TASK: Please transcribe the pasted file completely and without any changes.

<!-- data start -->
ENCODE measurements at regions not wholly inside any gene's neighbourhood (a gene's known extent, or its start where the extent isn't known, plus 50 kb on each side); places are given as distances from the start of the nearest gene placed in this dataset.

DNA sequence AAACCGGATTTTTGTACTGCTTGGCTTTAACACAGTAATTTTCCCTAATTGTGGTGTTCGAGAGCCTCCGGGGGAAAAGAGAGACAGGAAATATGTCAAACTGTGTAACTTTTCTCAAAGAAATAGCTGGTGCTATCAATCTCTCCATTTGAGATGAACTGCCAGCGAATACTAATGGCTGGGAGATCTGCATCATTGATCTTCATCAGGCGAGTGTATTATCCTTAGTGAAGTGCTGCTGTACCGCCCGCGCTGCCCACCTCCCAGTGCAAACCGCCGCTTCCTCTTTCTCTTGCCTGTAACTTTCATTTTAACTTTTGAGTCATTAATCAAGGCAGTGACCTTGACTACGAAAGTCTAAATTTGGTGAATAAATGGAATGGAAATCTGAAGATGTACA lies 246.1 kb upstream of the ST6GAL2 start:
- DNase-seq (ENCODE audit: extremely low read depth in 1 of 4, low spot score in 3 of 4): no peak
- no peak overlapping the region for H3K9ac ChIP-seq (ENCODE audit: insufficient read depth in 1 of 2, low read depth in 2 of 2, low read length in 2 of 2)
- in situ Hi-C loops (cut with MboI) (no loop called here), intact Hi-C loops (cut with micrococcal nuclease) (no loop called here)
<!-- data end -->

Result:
ENCODE measurements at regions not wholly inside any gene's neighbourhood (a gene's known extent, or its start where the extent isn't known, plus 50 kb on each side); places are given as distances from the start of the nearest gene placed in this dataset.

DNA sequence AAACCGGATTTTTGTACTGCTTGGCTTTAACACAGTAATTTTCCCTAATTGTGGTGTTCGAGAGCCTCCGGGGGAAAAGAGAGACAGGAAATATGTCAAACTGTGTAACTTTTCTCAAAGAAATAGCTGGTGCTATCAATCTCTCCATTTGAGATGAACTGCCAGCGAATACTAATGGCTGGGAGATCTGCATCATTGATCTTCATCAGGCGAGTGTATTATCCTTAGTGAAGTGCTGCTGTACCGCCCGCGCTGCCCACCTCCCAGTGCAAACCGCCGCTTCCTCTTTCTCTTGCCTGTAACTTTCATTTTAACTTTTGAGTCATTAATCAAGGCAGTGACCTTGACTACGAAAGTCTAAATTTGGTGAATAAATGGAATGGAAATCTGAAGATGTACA lies 246.1 kb upstream of the ST6GAL2 start:
- DNase-seq (ENCODE audit: extremely low read depth in 1 of 4, low spot score in 3 of 4): no peak
- no peak overlapping the region for H3K9ac ChIP-seq (ENCODE audit: insufficient read depth in 1 of 2, low read depth in 2 of 2, low read length in 2 of 2)
- in situ Hi-C loops (cut with MboI) (no loop called here), intact Hi-C loops (cut with micrococcal nuclease) (no loop called here)